After a wonderful day celebrating the Risen Lord on Easter with family (yippee for my sister being here!) and friends, I had a moment alone to contemplate what Easter means to me this year. Everyone has a path that, in part, forms who they become and how they see the world. It took me only a few short months working as a nurse to realize that I had a choice to make: harden my heart to the experiences I had at work in order to prevent being hurt again and again…or allow my heart to break again and again in order to minister and care for people right in the trenches of their hardship. I never dreamed these hardships would become personal in addition to professional with my own child one day.
I often want to blog about my experiences at work but I always hesitate because it is often, in Colby’s words, so “morbid”! I am also quite concerned speaking about particular times or circumstances for the sake of my patients’ privacy and my own professionalism…but tonight, I feel it’s important for me to let the flood gates open (a little…) about some of the general things I see and feel on a somewhat regular basis because the end of this sad story is such a happy one!
There are a handful of close friends and family that have the blessing/curse of helping me “debrief” from different scenarios at work…some are hilarious and some are just downright sad and sobering. The first time I cared for a child that was dying was the first time I really felt like I saw the ugliness of sin, and the resulting broken world we live in. Watching the struggle to hold on to life and the agony and sting that death holds even for some of the tiniest and most innocent lives is painful, heartbreaking…it’ll mess you up. The last couple of years since only doing neonatal resuscitations in the delivery room, having kids of my own, walking with friends through tough seasons of life, and continuing to research and pursue a life dedicated to orphan care- I feel like I’ve seen so much, too much. And you know, keeping it inside just gets to you.
Hearing that dreadful alert for an emergency c-section and rushing to the OR to quickly prepare your equipment, almost holding your breath with the words “Uterine incision.” from the surgeon knowing it is almost “show time” and hoping it’s a “boring episode”. Feeling the adrenaline pumping as you and your team literally hold the line between life and death…and the crash you feel afterward regardless of the outcome. Comforting a mommy holding her sweet baby that was born into Heaven rather than staying on Earth to fulfill all of the hopes and dreams of their parents. Being with people that I don’t know, people that I do know and even myself, experiencing the painful question of, “Why does disability exist in the world, Lord?!” Thinking of my own sweet boy who is moving toward having his first big reconstructive surgery and knowing the intense pain that will follow. Hearing the plight of orphans, both here and abroad, that must fight their struggles alone and afraid. I’ve battled many a spiritual battle in my heart and mind going to the depths of sorrow with patients, with close friends, with my own family. I’m not gonna lie, it’s a huge burden to carry around (when I try to do it alone, that is!). But you wanna know what it all boils down to? Death and sorrow and disability and orphans and pain and suffering and despair…what they all boil down to is the ugliness of sin and the Fall of Man.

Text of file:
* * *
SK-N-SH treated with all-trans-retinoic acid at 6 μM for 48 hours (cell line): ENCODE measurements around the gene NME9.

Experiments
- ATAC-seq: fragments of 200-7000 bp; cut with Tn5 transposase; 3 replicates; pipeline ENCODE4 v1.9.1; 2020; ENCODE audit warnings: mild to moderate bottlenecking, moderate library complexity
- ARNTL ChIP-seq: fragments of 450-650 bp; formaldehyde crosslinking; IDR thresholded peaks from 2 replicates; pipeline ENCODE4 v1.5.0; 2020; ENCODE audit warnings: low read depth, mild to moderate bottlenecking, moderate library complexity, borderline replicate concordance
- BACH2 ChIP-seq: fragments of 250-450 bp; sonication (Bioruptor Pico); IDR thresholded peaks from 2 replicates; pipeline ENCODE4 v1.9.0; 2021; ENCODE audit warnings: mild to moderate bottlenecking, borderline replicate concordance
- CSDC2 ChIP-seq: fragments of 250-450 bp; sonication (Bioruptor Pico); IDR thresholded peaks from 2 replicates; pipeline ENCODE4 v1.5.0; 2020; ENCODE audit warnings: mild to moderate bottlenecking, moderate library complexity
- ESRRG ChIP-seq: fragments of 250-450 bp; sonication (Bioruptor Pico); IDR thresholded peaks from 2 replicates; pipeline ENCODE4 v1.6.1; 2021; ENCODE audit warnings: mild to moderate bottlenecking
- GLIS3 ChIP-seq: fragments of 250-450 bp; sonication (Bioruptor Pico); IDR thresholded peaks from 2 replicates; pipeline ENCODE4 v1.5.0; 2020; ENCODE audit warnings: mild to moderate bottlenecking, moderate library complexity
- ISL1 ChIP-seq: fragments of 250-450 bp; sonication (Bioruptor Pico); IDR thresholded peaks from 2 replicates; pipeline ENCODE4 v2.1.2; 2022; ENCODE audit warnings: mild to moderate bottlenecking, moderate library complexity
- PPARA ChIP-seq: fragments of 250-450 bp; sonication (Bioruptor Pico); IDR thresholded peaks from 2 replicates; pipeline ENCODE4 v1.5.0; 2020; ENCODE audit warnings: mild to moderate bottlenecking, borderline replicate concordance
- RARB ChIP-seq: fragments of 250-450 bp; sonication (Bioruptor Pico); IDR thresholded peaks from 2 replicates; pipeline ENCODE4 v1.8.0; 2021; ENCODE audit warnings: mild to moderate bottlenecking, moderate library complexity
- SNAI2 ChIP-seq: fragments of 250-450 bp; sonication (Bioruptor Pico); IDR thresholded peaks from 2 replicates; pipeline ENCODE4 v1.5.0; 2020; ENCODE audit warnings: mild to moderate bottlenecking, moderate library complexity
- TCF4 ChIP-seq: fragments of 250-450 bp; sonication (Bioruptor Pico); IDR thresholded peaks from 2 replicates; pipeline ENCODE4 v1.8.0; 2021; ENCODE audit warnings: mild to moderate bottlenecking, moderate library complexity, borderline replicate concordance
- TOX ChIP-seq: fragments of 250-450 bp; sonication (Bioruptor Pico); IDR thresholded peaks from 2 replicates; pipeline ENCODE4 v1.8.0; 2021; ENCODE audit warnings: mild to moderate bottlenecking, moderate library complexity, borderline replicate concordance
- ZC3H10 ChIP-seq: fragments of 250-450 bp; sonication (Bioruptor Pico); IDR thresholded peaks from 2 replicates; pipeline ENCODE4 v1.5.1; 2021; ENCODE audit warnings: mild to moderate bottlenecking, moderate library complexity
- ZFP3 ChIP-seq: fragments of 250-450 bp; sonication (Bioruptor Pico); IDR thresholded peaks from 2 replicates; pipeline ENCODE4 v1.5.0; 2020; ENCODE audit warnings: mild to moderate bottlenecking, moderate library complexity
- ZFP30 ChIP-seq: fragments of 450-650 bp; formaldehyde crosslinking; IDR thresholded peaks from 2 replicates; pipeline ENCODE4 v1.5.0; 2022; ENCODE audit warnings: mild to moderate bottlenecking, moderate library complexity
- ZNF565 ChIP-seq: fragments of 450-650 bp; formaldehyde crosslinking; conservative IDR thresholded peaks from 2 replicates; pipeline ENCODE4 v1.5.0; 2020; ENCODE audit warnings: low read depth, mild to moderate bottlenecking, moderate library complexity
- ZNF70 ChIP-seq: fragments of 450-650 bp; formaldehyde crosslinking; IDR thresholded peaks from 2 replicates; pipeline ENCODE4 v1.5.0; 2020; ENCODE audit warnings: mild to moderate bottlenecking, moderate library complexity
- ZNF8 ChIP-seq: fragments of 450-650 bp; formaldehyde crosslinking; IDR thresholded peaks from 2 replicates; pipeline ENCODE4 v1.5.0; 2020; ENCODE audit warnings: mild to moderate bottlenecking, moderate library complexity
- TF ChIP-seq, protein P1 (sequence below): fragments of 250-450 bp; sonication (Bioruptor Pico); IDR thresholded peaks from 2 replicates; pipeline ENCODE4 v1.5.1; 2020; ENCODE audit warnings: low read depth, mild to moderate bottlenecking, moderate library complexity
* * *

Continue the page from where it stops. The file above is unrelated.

There in the ground, His Body lay, light of the World by Darkness slain. Then bursting forth in Glorious Day, up from the Grave He rose again! And as He stands in Victory sin’s curse has lost it’s grip on me. For I am His and He is mine, bought with the Precious blood of Christ.
What a glorious thought that all of these horrible things (as a result of sin in our fallen world) have already been defeated on the first Easter morning when the stone was rolled away from the Tomb!!!!! I am humbled by my experiences and all of the hard things I’ve seen that many people never will because, although it sometimes seems that they highlight the dark sadness in the world, they also highlight the victory we have in Christ and his triumph over sin and the grave. Lord, give me the eyes to see your victory in a world of so many injustices, knowing that You are coming again!
He is Risen! He is Risen, indeed!